Reifert said the team switched to bottled soda several years ago, making some straws unnecessary and the transition a little easier. The ballpark serves only one beverage with a plastic straw — the Frozen Yard, which comes in a tall plastic glass.
“They haven’t yet found a paper straw that’s long enough,” Reifert said.
Bon Appetit, a California-based food service company, announced late last month that it was phasing out plastic straws at all 1,000 of its client cafes in 33 states, including sites at the University of Chicago, Art Institute of Chicago and west suburban Wheaton College.
The company plans to use up its existing supply of plastic straws while it secures a national distributor to supply paper straws to all of its locations. The changeover is projected to be completed by 2019.
“Certainly the worst thing to do would be to just throw away the plastic straws,” said Maisie Ganzler, chief strategy officer for Bon Appetit.
Plastic straw proponents remain. Lynn Dyer, president of the Foodservice Packaging Institute, an 85-year-old industry trade association, touted sanitary and convenience benefits, while warning against laws restricting their use.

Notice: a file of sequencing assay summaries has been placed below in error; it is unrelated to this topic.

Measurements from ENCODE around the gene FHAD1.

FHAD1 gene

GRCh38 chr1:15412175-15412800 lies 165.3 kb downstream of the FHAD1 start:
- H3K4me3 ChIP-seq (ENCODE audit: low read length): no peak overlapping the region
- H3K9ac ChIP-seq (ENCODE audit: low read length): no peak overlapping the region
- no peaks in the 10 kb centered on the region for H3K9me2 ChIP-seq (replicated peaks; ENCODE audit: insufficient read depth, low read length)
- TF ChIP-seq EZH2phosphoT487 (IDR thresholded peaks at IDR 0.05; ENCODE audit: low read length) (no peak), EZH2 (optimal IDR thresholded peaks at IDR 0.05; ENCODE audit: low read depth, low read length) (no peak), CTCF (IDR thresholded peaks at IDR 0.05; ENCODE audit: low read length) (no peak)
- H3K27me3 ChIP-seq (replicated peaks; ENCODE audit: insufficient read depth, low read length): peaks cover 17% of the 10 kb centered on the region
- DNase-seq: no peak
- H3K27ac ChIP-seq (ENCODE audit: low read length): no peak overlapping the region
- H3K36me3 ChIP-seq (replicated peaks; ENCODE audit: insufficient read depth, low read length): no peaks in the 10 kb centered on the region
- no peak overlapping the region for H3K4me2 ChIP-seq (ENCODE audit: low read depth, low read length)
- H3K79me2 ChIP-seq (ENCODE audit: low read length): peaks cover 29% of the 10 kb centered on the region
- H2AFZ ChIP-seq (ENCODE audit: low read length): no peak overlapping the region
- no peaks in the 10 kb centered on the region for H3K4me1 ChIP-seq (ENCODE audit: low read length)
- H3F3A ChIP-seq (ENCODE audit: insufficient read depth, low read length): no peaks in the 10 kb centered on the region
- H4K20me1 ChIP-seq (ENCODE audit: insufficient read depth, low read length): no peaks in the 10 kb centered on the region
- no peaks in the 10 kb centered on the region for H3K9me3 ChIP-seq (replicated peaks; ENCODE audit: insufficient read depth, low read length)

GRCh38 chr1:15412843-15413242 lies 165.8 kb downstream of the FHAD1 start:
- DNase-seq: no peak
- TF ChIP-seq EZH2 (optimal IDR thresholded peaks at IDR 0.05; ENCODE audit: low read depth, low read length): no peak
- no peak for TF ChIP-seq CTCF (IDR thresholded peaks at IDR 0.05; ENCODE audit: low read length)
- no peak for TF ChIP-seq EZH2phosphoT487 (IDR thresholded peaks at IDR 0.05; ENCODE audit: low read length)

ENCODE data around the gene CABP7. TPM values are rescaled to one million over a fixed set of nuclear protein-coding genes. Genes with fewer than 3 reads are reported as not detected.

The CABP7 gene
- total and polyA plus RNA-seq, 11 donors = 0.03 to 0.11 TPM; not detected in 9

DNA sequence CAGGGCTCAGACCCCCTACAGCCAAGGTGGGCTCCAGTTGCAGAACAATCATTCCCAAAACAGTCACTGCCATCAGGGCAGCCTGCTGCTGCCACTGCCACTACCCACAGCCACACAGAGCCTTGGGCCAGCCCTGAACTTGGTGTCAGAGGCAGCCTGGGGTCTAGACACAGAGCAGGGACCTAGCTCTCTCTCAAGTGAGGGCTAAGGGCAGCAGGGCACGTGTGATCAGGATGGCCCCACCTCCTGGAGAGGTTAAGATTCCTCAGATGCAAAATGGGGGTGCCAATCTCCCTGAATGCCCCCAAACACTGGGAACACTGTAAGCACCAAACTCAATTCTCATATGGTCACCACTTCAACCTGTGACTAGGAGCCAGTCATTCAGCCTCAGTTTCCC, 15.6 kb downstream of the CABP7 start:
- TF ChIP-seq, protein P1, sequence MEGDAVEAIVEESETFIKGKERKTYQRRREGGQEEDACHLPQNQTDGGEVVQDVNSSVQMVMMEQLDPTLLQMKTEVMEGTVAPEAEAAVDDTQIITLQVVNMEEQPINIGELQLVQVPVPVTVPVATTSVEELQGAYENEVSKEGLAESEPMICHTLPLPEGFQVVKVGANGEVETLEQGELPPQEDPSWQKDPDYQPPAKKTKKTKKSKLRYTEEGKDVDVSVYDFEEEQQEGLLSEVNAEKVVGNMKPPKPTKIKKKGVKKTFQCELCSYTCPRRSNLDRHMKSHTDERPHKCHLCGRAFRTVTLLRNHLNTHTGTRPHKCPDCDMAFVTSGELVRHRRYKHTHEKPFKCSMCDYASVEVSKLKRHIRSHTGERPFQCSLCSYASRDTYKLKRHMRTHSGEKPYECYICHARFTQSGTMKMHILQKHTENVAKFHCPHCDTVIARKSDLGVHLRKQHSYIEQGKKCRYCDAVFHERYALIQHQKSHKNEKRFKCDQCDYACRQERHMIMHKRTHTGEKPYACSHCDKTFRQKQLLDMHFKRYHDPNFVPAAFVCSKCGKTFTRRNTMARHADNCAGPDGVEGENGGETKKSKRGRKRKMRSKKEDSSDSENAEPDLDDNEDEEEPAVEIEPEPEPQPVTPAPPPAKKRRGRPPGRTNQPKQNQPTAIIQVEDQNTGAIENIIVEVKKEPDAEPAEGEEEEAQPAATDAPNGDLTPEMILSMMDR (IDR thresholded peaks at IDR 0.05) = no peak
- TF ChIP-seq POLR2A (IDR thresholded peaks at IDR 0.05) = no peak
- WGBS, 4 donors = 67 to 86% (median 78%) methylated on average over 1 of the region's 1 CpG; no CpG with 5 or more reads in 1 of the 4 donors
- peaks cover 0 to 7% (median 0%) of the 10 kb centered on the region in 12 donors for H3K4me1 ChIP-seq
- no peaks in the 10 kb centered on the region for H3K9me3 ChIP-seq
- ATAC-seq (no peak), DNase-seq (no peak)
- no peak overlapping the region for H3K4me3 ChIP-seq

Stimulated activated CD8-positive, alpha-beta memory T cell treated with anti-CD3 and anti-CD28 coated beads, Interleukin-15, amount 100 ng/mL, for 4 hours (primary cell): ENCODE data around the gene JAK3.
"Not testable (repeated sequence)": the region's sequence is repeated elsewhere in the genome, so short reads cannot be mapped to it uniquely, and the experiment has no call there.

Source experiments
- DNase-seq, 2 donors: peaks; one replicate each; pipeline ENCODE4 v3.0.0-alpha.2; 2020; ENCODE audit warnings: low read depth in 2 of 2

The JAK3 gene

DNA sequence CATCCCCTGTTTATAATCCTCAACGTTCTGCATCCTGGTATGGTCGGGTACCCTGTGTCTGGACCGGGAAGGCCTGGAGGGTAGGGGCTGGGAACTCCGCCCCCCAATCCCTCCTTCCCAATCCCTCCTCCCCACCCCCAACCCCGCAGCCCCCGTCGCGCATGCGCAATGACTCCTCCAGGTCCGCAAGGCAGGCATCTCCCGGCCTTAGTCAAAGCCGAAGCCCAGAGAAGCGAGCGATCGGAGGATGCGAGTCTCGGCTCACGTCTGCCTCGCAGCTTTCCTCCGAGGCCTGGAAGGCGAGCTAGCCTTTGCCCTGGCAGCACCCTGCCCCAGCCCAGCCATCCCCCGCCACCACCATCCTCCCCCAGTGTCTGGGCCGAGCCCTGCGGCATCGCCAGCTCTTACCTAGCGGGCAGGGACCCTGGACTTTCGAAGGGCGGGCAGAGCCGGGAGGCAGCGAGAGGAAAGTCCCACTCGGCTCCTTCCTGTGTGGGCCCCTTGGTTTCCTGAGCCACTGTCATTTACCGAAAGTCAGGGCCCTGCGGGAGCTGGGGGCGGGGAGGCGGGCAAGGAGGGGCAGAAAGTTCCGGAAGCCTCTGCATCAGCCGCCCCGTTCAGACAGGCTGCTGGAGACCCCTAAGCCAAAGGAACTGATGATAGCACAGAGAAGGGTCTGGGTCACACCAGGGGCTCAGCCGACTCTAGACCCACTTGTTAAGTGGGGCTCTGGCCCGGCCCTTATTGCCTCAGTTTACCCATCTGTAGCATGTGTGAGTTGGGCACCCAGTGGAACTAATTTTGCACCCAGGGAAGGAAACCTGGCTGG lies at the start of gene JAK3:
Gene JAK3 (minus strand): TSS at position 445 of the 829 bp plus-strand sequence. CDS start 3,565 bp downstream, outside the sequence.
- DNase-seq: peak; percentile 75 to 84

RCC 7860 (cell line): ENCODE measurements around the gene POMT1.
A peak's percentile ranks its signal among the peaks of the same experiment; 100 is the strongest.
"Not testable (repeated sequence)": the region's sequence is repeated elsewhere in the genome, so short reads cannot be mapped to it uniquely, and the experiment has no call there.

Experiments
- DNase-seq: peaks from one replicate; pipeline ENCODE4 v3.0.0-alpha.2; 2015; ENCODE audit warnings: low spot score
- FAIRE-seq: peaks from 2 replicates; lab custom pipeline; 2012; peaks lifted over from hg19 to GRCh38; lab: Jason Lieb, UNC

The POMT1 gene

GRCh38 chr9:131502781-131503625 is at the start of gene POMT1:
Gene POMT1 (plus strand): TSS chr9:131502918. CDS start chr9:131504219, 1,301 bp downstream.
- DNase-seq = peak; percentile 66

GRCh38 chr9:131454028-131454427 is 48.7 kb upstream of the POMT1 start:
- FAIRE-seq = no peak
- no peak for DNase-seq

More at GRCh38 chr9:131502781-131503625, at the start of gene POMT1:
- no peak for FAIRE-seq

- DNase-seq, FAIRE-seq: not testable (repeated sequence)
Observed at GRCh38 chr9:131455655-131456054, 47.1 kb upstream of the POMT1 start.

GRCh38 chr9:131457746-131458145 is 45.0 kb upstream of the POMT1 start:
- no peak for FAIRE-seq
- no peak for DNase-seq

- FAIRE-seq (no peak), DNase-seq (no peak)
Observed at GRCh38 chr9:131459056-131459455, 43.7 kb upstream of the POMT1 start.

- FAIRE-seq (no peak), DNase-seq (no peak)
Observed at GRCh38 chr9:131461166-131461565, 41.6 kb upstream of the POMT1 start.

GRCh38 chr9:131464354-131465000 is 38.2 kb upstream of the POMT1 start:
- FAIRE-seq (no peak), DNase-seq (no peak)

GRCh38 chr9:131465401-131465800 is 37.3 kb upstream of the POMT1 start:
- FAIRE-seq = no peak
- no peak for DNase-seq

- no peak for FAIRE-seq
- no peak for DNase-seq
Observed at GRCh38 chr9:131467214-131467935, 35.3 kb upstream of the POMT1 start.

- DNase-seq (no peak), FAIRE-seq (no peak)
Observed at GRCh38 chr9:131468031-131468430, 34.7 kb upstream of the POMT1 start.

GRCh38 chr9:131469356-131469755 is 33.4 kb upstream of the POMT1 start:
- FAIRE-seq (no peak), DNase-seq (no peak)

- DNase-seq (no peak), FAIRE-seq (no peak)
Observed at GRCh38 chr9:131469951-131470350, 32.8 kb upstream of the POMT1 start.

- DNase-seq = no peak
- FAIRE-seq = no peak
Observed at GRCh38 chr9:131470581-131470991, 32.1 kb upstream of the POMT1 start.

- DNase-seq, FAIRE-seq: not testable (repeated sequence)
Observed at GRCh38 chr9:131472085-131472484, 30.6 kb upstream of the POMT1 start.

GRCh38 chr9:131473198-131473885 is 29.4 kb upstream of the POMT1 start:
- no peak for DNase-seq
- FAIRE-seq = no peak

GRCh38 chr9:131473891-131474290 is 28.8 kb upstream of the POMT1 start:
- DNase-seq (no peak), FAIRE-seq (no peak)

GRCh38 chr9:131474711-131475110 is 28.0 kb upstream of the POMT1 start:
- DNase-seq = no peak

“Food service operators and their customers should be able to decide whether or not they want to offer (or) use a straw,” Dyer said in an email. “Government — at any level — should not limit operator or consumer choice by banning these items.”
Scott DeFife, vice president of government affairs for the Plastics Industry Association, likewise argued against banning straws in response to environmental concerns.
“Straws don’t have a place in the marine environment,” DeFife said in an email. “However, the focus shouldn’t be on banning straws. Instead, we advocate for educating people about proper disposal and creating better infrastructure to modernize recycling. Our industry is full of ingenuity and innovation and wants to be a part of the solution.”
For Best Diamond Plastics, the straw solution needs to include some form of its namesake product, and time may be running out.
“We’re fighting an uphill battle,” Tolliver said. “We recognize that.”